new date set for its sinking but it could be set for later in the
week, later in the month or beyond."

Collis said that the individual from Australia - dubbed by those
involved as a "white knight" and ship's savior - provided a detailed
memorandum at about 1 a.m. yesterday, which prompted a decision to
push back the sinking of the ship.

"I've asked him to fly up here immediately, and I think he understands
the urgency of the situation," Collis said. No formal agreements have
been signed yet, and museum officials have yet to meet with the man,
whose name was not released.

Money pit

Joseph Lombardi is project manager with Ocean Technical Services,
which has been hired by the museum to get the ship ready to be towed
out of the harbor, whether it's sunk or sold.

The firm conducted a structural survey that concluded it would cost
$24 million to $32 million to restore the ship to "a level of
presentability at which the public can be aboard," Lombardi said.

If someone were to come forth with a plan to transfer the ship, it
would cost upwards of $9 million just to stabilize the ship for
offshore towing, he said.

Transferring the ship to Australia would require putting it in
drydock, which would cost millions more, he said.

Meanwhile, workers continue to prepare the ship for a possible final
fate, 1,800 feet down in the ocean.

"Right now, because we don't know what the 'white knight' is all
about, we're going to have to assume that we're going to sink the
ship," Lombardi said.

"We've already cleared the ship of 250 cubic yards of debris,
stabilized its curatorial items, and taken its rigs down to make her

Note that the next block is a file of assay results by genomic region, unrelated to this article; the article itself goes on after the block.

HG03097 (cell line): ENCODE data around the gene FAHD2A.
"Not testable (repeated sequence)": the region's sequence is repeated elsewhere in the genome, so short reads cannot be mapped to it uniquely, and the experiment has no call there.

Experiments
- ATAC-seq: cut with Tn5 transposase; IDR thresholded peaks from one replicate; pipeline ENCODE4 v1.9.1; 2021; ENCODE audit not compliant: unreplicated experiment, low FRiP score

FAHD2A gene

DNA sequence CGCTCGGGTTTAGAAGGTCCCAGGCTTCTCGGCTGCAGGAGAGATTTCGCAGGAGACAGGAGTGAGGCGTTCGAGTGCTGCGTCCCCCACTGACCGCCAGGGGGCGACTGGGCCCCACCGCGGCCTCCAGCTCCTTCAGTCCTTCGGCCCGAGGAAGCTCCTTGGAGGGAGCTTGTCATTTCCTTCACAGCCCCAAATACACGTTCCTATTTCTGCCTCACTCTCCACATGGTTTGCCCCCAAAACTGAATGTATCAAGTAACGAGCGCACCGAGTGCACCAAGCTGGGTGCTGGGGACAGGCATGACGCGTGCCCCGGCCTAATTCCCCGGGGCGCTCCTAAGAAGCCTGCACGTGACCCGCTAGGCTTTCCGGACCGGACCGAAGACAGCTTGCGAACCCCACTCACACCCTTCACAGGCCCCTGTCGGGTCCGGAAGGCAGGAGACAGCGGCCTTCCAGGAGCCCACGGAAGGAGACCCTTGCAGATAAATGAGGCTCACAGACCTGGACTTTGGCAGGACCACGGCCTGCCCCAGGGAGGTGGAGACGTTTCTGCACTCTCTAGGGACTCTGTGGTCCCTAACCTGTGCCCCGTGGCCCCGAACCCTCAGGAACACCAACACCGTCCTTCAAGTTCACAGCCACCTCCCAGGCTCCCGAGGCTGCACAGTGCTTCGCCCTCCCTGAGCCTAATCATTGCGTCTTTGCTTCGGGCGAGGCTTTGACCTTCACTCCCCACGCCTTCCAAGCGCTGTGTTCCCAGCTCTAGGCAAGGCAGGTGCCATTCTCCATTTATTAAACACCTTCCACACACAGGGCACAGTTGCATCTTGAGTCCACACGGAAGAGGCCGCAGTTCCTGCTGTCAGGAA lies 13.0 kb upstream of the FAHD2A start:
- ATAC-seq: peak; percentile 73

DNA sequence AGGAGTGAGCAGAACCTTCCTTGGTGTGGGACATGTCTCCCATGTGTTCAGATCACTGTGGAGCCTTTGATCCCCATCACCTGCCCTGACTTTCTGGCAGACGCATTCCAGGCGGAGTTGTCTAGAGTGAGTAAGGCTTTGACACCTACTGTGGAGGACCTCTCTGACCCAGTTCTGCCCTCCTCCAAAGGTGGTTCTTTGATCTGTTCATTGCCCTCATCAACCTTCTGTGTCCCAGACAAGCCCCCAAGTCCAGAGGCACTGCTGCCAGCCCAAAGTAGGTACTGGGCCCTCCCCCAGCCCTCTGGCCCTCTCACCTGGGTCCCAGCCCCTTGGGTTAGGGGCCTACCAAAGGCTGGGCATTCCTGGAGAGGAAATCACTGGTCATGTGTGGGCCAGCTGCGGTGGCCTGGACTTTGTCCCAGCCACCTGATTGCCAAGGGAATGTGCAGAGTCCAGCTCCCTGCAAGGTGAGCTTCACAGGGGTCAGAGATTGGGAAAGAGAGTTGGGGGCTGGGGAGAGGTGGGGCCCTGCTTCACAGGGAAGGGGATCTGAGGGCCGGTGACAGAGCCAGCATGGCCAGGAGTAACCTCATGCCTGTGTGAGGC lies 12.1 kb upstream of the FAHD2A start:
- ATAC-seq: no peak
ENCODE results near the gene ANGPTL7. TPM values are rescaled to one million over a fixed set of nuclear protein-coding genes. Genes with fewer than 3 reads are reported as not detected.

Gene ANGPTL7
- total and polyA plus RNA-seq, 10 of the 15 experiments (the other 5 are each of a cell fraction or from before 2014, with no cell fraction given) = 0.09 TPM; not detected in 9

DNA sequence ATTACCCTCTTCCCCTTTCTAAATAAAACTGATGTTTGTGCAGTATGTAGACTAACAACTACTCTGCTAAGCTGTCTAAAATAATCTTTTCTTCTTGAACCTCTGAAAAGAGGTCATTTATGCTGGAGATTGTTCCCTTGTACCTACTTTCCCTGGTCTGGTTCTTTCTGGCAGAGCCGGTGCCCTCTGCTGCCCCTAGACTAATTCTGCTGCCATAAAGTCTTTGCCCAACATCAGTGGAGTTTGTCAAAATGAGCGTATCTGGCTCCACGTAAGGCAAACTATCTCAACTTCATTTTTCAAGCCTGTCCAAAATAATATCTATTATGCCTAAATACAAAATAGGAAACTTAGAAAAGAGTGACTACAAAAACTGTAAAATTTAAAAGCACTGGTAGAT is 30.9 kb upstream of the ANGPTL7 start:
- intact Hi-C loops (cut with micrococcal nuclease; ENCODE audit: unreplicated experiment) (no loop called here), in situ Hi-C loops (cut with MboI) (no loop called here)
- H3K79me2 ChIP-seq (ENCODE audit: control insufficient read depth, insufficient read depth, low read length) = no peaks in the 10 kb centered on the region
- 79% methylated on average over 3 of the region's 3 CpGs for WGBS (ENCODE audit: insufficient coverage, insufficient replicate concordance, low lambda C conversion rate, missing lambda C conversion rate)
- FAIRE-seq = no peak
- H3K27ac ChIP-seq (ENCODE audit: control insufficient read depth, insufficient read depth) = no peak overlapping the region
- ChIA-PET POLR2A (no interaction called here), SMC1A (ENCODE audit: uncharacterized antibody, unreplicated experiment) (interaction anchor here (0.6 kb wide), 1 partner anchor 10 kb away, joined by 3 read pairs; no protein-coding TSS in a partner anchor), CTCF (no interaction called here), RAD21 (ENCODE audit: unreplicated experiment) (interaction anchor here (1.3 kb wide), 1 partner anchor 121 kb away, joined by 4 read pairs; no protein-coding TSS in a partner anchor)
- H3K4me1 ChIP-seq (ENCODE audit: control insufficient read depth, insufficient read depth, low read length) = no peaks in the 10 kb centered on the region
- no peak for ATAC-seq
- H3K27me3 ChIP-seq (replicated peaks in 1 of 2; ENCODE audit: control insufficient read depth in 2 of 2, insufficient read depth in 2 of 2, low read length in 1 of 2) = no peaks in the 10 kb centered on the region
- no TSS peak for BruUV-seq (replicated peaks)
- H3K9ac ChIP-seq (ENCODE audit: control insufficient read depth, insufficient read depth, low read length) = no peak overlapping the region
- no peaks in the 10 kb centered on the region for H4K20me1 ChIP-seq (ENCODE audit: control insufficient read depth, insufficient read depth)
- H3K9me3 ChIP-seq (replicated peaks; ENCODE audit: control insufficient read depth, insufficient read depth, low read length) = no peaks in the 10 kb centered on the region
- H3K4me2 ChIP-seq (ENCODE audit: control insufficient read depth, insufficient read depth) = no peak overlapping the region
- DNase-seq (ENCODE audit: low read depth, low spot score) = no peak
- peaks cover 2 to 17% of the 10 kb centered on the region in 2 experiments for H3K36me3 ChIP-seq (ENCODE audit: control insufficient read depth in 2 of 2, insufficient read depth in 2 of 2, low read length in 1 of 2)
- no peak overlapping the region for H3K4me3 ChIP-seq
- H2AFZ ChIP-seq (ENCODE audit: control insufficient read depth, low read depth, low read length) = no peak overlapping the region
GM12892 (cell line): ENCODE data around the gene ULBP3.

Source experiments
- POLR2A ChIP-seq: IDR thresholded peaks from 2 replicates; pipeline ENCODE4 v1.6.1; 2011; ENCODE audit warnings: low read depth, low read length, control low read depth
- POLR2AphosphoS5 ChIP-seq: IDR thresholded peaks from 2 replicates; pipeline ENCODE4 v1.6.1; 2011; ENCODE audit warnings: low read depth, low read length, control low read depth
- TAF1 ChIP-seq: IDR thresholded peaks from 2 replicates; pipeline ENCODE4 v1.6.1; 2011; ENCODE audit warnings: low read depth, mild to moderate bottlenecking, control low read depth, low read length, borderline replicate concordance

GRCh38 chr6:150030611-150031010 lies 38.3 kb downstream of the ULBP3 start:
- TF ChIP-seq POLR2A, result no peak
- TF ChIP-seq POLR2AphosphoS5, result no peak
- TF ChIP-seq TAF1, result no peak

more stable.

"She's in really tough shape, and I think she knows her days are
limited."

The leaky vessel is currently being kept afloat by shore-based
electrical pumps.

http://www.honoluluadvertiser.com/ap...LOCALNEWSFRONT

http://tinyurl.com/6jwzb4

====================

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Old December 2nd 08, 03:30 AM
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Aloha
This is my first post and it's quite important.

While the most urgent need, to save the vessel from scuttling has been accomplished, she is still in need of major help. That being to find and return the many unique and irreplaceable artifacts that were allowed to be taken from her and spread accross the US prior to the planned sinking.

www.friendsoffallsofclyde.org
http://www.honoluluadvertiser.com/ar...WS01/812010334

If you are aware and able to help in this endevour, please do what you can to restore this beautiful ship.

Thank you!
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Old November 27th 10, 04:34 PM
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Quote:
Originally Posted by CJB View Post
"Falls of Clyde" will be sunk unless rescue arrives soon

The Falls of Clyde, formerly a main attraction in Honolulu Harbor,
will be sunk next month unless a buyer comes forward with the millions
of dollars needed to save it, the Bishop Museum said yesterday.

Plans to sink the 128-year-old ship, which has been serving as a
centerpiece for the museum's Maritime Center, could be carried out in
a matter of weeks, according to Blair Collis, vice president and chief
operating officer of the museum.

SNIP
http://www.honoluluadvertiser.com/ap...LOCALNEWSFRONT

http://tinyurl.com/6jwzb4

====================
Oversight of this ship is now with the Friends of Falls of Clyde though she is still in danger of deteriorating. We recently toured the ship and met with members of the non-profit preservation group. Our full article and video of our tour is posted on "Where Are You Today" travel site http://aprilmwilliams.com/umtmw

April M. Williams